“Soth,” Ariakas said. “Lord Soth. What did you tell Her Dark Majesty?”

He tried to sound casual, but Kitiara knew then that he’d had the same dream.

“I told her I didn’t believe in ghosts,” Kitiara returned dryly.

Ariakas grunted. “Soth is no ghost. He lives-if you can say such a thing about a man who has been dead for over three hundred years. Our Queen wants to recruit him to our cause.”

“Would you do that, my lord?” Kitiara asked.

Ariakas shook his head. “Soth would be a valuable ally, but I could not trust him. He is far too powerful. Why should a death knight call any mortal ‘master’? No, let Soth brood over his wrongs in his ruined castle. I want no part of him.”

Kitiara had to admit his reasoning was sound. Queen Takhisis was often impatient with human frailties and weakness, and she could be impractical on occasion. Kit put the dream aside

“I read your latest proposal for Solamnia,” Ariakas was saying. He picked up a thick sheaf of parchment. “You propose that the Blue Wing seize the High Clerist’s Tower, occupy it, and from there march on Palanthas. A daring plan, Kitiara.”

He took his seat behind the desk. “I am against it. It stretches our forces too thin, but I will listen to what you have to say.”

Kitiara perched her hip on the edge of the table and leaned over to explain her idea.

“My spies tell me the High Clerist’s Tower is manned by only a few troops, my lord.” She put her finger on the map. “The Red Wing is here. You could order the Red Wing north. We could strike the High Clerist’s Tower with troops and dragons from the Red Wing and the Blue Wing. We could easily wipe out the small force holding it, seize the High Clerist’s Tower, and occupy it before the Solamnic knights knew what hit them. From there, we march on Palanthas, conquer the city and take over her seaports.”

“Taking Palanthas will not be easy,” said Ariakas. “We cannot lay siege to the city, not without blockading her seaports.”

“Bah! The Palanthians are soft and pampered dandies. They don’t want to fight. They might break a nail. Once the Palanthians see dragons flying in the skies, they will be so terrified they will piss their pants and surrender.”

“What if they don’t?” Ariakas pointed to the map. “We do not yet control the Plains of Solamnia, nor Elkholm, nor Heartland. You leave your flanks exposed, surrounded by the enemy. What about supply lines? You may take the fortress, but once you are inside, your troops would starve!”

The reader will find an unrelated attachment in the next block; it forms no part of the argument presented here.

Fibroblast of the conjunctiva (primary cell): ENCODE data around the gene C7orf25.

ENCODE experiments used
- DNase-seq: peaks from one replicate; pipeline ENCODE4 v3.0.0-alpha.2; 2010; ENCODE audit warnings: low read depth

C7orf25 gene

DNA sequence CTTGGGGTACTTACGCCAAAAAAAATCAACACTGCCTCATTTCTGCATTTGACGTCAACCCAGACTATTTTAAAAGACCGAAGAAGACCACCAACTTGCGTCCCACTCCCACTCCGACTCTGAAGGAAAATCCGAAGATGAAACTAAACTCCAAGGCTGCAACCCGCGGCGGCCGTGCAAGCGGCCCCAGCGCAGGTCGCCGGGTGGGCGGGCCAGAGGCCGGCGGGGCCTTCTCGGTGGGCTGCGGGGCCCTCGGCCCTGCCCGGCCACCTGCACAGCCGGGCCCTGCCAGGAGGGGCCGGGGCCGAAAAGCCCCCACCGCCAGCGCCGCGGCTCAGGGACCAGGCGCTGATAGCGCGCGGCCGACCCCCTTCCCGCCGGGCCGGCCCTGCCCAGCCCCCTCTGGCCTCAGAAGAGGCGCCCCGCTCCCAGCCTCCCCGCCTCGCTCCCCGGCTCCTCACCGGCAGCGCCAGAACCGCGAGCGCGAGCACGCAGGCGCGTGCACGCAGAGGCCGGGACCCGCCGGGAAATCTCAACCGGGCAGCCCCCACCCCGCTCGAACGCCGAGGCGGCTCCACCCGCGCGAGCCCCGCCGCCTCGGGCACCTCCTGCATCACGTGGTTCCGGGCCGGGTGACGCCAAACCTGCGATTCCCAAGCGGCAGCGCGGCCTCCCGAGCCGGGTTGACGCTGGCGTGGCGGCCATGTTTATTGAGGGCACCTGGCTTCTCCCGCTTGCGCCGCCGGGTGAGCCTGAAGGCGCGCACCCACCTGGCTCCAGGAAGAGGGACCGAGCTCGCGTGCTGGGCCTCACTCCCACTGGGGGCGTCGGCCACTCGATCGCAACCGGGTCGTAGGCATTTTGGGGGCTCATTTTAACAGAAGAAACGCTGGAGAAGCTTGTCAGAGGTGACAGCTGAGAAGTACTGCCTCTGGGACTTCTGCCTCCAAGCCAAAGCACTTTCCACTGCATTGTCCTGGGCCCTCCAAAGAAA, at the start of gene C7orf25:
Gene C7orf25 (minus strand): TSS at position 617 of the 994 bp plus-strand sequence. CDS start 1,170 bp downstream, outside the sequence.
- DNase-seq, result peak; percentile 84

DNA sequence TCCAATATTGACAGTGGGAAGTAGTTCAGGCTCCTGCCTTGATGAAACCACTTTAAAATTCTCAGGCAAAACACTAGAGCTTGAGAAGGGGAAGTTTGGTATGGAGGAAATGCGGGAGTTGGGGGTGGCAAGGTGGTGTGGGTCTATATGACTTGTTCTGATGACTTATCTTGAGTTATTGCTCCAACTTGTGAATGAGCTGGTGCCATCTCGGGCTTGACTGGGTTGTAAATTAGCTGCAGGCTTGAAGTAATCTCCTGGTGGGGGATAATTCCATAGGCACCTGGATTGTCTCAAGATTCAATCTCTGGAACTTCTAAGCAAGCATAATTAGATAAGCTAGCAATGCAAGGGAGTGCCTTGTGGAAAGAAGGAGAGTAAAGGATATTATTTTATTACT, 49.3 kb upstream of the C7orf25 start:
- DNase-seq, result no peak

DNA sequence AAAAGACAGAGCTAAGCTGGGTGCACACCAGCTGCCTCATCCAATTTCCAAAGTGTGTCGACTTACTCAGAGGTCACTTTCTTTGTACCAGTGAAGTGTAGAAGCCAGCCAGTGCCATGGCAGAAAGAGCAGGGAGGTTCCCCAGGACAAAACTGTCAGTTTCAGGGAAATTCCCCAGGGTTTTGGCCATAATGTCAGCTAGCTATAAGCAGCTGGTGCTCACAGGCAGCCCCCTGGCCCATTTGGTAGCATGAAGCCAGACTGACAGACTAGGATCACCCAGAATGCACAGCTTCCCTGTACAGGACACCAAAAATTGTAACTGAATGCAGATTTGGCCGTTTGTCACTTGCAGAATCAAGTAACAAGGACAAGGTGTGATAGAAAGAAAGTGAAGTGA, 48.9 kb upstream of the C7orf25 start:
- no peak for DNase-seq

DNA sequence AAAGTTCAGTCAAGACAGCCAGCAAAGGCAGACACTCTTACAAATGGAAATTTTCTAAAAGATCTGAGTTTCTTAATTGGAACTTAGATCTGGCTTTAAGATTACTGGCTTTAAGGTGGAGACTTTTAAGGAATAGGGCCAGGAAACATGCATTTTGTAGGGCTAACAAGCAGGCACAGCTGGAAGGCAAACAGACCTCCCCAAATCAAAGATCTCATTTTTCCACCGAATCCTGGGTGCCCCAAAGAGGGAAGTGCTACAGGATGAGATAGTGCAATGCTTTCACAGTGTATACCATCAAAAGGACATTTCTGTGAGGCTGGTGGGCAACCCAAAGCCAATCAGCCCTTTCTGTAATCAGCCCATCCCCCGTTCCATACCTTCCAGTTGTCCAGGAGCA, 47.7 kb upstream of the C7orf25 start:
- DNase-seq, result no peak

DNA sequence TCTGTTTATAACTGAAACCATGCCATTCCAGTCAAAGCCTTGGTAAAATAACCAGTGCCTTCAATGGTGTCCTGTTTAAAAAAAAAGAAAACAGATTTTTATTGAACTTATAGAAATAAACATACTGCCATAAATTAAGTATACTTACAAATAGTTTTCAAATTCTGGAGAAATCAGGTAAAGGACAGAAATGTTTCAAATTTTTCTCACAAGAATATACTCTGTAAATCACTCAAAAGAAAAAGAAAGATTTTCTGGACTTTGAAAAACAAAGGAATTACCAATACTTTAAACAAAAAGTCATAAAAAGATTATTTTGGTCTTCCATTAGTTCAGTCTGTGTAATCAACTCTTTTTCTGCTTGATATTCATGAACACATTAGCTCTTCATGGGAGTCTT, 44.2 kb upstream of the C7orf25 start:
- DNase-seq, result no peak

“When Palanthas is ours, we resupply from there. In the meantime, we have red dragons ferry in what we need.”

Ariakas snorted. “The reds will not be used as pack mules! They will have nothing to do with such an arrangement.”

“If her Dark Majesty were to order them-”

Ariakas shook his head.

Kitiara sat back. Her lips pursed, her brown eyes glinted. “Then, my lord, we will carry our supplies with us and make do with that.” Her fist clenched in her enthusiasm and passion. “I guarantee you that once people see your banner raised over the High Clerist’s Tower, Palanthas will fall into our hands like rotten fruit!”

“It is too risky,” Ariakas muttered.

“Yes, it is risky,” Kitiara agreed eagerly, “but there is a greater risk in allowing the knights time to organize and send in reinforcements. Right now, the Knighthood is in turmoil. They have no Grand Master, for no man is strong enough to claim it, and they have two High Justices because two men claim the position and neither will acknowledge the rights of the other. They are running around like sailors on a burning deck quarreling over whose job it is to put out the fire and all the while, their ship is sinking.”

“That may be true,” said Ariakas, “but the Knighthood is still a powerful force in Solamnia and so long as the knights are around, the Solamnic people will never give up. The knights must be utterly destroyed, the knighthood vanquished. I want them crushed, shattered, and so demoralized they can never recover.”

“That will happen if we rout the knights at the High Clerist’s Tower,” Kitiara argued. “If Palanthas falls due to the feeble folly of the knights, the people will turn from them in fury and disgust. The people already distrust them. The loss of the High Clerist’s Tower and the invasion of Palanthas would be the final blow. The knighthood would crumble to dust.”

Seeing Ariakas thinking this over, Kitiara pressed home her point.

“My lord,” she said, “we use the blue dragons to strike like a thunder bolt falling from the heavens. We hit the knights quickly and we hit them hard before they ever see us coming. Give the command and my dragons can be ready to attack within the week!”

She paused to let this sink in, then said quietly, “It is said that the High Clerist’s Tower has never fallen while men of faith defend it. The men guarding the Tower have lost their faith and we must not give them the opportunity to find it. We must strike before the knights raise up a champion who will bring the feuding factions together.”

Ariakas mulled this over. Her arguments were persuasive. He liked the idea of a swift, brutal attack on the under-manned tower. The knights would be demoralized. Palanthas would undoubtedly surrender, and he needed her wealth and her fleet of white-winged ships. The trade in slaves alone would send steel coins flooding into his coffers.

Ariakas was about to agree and then he looked into Kitiara’s eyes. He saw what he wanted to see in the eyes of one of his commanders: the lust for battle. But he saw something else there, too-something that gave him pause. He saw smug certainty. He saw ambition.

She would be lauded and celebrated: Kitiara, the Blue Lady, the conqueror of Solamnia.

He could see her hand reaching for the Crown of Power. She had already, perhaps, removed one of her rivals…